Vatican City, 17 July 2015 (VIS) – This morning in the Holy See Press Office Cardinal Peter Kodwo Appiah Turkson, president of the Pontifical Council “Justice and Peace”, presented the dicastery's initiative “A day of Reflection: united with God, we hear a cry”, to be attended by various representatives of communities affected by mining activity in Africa, Asia and America who will gather in the Salesianum Congress Centre in Rome from 17 to 19 July.
Cardinal Turkson explained that the aim of the meeting was to take stock of the situation of these communities, recalling that in 2013 Justice and Peace organised a day of reflection entitled “Mining for the common good”, upon request of the directors of various mining companies, in order to evaluate the human, economic and environmental implications of this activity. A report of the event was distributed to the Episcopal Conferences of the countries involved. A second day of reflection will be held in September, entitled “Creating a new future, Reimaging the future of mining” and so the current initiative, aimed at giving a voice to the communities affected by the mining industry, is intended as preparation for this second meeting.
“There is no lack of reasons and motives for the decision of the Pontifical dicastery”, said the Cardinal. “With the Encyclical 'Laudato si'' the Holy Father urges us to 'hear both the cry of the earth and the cry of the poor'. We cannot remain indifferent to this cry, as the need to her it is 'born of the liberating action of grace within each of us, and thus it is not a mission reserved only to a few: the Church, guided by the Gospel of mercy and by love for mankind, hears the cry for justice and intends to respond to it with all her might'”.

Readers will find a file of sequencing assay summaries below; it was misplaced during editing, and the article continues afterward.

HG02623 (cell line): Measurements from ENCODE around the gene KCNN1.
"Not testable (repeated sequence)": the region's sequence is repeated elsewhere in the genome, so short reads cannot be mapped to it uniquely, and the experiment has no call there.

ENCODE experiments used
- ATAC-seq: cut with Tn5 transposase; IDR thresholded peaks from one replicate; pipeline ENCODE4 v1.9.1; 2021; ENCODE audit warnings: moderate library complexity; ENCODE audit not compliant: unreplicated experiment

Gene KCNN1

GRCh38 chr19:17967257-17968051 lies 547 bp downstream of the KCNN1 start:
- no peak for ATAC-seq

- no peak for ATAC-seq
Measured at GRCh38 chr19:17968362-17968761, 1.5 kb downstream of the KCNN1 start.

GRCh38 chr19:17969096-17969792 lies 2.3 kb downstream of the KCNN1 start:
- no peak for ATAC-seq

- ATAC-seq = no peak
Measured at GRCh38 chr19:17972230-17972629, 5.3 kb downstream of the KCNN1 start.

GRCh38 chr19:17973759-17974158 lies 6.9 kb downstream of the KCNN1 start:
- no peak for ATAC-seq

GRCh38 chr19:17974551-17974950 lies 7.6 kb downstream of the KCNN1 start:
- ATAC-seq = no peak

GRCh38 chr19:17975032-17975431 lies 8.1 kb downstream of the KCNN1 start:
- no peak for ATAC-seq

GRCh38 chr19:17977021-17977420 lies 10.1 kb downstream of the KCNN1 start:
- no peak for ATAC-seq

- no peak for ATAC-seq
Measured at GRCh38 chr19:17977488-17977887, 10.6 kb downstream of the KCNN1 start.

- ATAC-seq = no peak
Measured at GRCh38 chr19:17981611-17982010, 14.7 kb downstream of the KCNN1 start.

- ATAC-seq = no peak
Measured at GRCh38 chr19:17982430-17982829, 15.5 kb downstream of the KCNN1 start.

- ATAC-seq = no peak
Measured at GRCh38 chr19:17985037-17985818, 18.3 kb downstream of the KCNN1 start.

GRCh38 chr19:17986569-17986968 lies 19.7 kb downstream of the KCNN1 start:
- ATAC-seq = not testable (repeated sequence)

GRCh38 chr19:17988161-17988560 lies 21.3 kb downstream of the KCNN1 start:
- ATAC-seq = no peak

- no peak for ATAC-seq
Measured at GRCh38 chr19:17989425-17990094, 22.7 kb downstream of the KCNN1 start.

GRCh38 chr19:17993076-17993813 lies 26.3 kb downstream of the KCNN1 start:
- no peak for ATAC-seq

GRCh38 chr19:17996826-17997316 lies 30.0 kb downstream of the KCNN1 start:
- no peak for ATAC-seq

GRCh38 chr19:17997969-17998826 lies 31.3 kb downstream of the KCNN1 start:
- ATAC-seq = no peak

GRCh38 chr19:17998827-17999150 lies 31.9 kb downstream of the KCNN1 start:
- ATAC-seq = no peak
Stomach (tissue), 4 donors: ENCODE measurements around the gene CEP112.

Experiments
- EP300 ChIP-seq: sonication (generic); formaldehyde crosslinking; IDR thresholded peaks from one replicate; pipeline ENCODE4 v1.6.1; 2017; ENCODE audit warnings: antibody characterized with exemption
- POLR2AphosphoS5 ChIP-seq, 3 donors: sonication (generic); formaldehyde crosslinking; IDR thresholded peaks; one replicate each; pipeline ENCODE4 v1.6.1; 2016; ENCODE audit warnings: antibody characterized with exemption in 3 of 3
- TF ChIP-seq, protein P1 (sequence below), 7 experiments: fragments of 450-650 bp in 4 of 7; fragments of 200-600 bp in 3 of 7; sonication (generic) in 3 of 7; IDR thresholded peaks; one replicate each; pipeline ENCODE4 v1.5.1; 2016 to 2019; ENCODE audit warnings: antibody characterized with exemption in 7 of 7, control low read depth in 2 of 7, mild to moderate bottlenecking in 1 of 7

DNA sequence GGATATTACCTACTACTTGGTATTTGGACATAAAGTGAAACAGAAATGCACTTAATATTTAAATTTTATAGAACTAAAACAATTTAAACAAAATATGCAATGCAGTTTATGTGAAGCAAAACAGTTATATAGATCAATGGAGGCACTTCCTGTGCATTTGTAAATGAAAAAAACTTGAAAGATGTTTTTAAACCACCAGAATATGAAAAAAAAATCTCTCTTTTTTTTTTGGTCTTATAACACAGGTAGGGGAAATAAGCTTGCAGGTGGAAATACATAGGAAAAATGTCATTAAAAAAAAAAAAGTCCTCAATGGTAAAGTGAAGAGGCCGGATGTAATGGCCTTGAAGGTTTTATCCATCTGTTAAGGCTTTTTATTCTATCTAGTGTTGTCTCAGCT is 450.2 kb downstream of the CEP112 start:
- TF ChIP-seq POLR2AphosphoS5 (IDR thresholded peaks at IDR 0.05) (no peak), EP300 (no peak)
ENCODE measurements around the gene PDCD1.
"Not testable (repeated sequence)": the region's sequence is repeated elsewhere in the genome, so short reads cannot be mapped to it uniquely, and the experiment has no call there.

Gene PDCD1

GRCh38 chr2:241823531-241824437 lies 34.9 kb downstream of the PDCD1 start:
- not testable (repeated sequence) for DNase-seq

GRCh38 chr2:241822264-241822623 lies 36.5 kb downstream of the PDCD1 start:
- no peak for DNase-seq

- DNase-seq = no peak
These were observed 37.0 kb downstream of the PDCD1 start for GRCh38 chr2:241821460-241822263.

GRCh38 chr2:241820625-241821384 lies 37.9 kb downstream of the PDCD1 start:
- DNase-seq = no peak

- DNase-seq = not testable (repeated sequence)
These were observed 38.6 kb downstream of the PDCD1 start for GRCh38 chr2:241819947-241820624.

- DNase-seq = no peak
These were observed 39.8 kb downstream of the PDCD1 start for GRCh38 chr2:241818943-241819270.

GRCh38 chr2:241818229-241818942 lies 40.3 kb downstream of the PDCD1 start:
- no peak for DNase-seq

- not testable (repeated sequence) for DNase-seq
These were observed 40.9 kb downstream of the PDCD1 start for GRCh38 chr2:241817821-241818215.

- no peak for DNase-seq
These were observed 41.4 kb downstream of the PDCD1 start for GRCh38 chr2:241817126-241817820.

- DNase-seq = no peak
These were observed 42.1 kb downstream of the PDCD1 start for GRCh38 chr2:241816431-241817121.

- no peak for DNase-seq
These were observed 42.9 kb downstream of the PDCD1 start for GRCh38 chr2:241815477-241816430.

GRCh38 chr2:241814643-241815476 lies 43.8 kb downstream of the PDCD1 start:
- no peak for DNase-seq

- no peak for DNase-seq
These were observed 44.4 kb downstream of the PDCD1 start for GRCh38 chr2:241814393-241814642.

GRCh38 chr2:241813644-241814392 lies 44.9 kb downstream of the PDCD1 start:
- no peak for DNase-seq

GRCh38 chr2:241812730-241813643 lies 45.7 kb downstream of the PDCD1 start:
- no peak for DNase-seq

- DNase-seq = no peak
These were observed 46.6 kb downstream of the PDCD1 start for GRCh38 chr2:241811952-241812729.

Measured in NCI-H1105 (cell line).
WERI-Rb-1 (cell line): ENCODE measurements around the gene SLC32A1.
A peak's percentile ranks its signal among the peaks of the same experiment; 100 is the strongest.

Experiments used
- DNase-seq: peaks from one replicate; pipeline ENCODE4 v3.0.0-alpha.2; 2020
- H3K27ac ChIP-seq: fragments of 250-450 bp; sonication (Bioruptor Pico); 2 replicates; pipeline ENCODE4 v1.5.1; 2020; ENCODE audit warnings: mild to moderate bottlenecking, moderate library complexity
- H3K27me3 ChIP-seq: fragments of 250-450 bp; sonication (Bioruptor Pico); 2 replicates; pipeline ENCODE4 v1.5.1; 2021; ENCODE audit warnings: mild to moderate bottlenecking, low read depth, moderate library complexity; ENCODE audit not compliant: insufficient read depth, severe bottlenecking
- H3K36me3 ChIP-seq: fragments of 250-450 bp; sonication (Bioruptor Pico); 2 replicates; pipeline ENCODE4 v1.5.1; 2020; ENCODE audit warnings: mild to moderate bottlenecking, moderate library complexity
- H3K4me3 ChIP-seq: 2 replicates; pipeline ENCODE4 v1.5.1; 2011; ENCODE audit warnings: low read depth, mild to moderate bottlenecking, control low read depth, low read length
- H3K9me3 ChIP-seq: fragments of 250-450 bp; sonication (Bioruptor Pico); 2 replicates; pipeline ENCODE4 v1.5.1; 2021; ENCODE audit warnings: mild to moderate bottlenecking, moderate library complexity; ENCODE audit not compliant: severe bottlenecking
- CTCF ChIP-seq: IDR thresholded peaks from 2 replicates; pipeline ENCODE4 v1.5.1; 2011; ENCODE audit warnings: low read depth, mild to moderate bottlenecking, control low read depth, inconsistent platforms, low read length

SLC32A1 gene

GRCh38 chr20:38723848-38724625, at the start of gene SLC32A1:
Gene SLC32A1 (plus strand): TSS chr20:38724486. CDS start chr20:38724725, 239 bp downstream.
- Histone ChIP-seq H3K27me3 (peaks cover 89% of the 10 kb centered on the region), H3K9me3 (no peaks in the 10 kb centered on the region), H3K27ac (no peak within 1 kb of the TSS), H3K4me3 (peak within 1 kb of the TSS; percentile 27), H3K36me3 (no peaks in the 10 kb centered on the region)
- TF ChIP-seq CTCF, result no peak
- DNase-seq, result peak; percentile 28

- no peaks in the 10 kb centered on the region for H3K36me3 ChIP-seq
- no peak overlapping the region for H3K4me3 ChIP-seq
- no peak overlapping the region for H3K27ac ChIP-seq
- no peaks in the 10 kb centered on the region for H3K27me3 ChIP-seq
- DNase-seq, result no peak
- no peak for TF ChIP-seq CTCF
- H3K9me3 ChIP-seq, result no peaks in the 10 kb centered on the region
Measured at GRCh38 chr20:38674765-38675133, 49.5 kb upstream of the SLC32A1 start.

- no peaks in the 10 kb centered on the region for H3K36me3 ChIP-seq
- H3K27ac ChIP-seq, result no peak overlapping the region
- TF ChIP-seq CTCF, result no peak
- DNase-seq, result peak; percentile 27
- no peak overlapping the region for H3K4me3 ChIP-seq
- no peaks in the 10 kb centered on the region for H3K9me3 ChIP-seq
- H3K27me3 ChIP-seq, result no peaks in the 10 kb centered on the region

“Many of us are aware of this harrowing cry from those areas where mineral extraction is carried out”, he continued. “To give just a few examples: the 'Africa Progress Report' by the former secretary general of the United Nations, Kofi Annan, the OECD directives on the issue, the numerous reports on the rights of indigenous populations, the 'Publish what you pay' initiative, legislation on the traceability of minerals currently being developed by the European Parliament, in cinema with films such as 'Blood Diamonds' or 'Avatar', and so on”.
“The Church, on various occasions and for many years, has closely followed mining activities. At national level, the documents of the Episcopal Conferences which denounce human rights violations, illegality, violence and the exploitation of deposits causing pollution and problems for the safety of local produce. … At regional level, it is considered by the Continental Episcopal Conferences, the Pan-Amazonian Ecclesial Network, and so on, and at transnational level, by Franciscan networks, the CIDSE and Caritas. All these voices follow the same direction: faced with these situations, we cannot allow indifference, cynicism and impunity to continue to prevail. A radical paradigm change is needed in the interests of the common good, justice, sustainability and human dignity”.
In these three days the representatives of the communities affected by mining operations in different ways will act as spokespeople for those who are unable to come to Rome and whose voice frequently goes unheard by experts and commentators. “I must emphasise that some people who are attending the meeting have experienced pressure and intimidation in recent days, for example after having requested a passport. The Pontifical Council has heard testimonies of threats, violence and murder; of retaliation, of compensation never received, and of unkept promises”.
“Therefore”, he continued, “there are individuals who work without a truly human aim. There are denials of the primacy of the human being, insensitivity to the welfare of the social and natural environment and the full experience of fragility, abandonment and rejection. Those responsible are investors, businesspeople, politicians and governors of the countries where the deposits are found, or rather the countries where the headquarters of the mining multinationals reside”.
“On the other hand, exploited and poor countries are above all in need of honest governments, educated people and investors with an acute sense of justice and the common good, as it is morally unacceptable, politically dangerous, environmentally unsustainable and economically unjustifiable for developing countries to 'continue to fuel the development of richer countries at the cost of their own present and future'”, he concluded.